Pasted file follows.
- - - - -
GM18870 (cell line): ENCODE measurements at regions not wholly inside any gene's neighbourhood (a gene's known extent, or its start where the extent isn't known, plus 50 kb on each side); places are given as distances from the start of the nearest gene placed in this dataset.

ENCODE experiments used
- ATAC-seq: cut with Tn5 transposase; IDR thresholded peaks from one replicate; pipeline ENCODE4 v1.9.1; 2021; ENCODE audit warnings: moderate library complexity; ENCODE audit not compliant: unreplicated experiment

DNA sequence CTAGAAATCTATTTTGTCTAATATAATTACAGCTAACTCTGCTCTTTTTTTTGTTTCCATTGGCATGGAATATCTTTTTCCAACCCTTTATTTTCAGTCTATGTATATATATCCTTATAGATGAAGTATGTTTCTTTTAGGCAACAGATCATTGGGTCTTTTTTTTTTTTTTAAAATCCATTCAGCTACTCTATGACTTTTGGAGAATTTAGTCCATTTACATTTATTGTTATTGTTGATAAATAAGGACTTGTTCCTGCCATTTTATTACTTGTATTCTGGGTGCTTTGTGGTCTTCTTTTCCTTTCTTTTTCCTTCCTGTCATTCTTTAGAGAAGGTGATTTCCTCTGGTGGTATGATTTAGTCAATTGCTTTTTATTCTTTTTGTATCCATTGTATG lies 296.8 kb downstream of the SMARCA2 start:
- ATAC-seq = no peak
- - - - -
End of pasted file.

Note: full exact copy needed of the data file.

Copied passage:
GM18870 (cell line): ENCODE measurements at regions not wholly inside any gene's neighbourhood (a gene's known extent, or its start where the extent isn't known, plus 50 kb on each side); places are given as distances from the start of the nearest gene placed in this dataset.

ENCODE experiments used
- ATAC-seq: cut with Tn5 transposase; IDR thresholded peaks from one replicate; pipeline ENCODE4 v1.9.1; 2021; ENCODE audit warnings: moderate library complexity; ENCODE audit not compliant: unreplicated experiment

DNA sequence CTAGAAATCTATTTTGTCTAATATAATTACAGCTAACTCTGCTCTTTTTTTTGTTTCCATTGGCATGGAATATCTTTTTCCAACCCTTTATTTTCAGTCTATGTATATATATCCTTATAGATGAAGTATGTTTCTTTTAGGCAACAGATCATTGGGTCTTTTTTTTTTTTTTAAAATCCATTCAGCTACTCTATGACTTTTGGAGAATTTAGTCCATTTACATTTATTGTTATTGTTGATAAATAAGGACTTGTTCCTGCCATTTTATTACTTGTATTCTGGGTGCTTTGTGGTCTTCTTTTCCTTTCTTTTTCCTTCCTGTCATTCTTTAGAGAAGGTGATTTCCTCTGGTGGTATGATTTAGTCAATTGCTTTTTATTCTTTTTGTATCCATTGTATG lies 296.8 kb downstream of the SMARCA2 start:
- ATAC-seq = no peak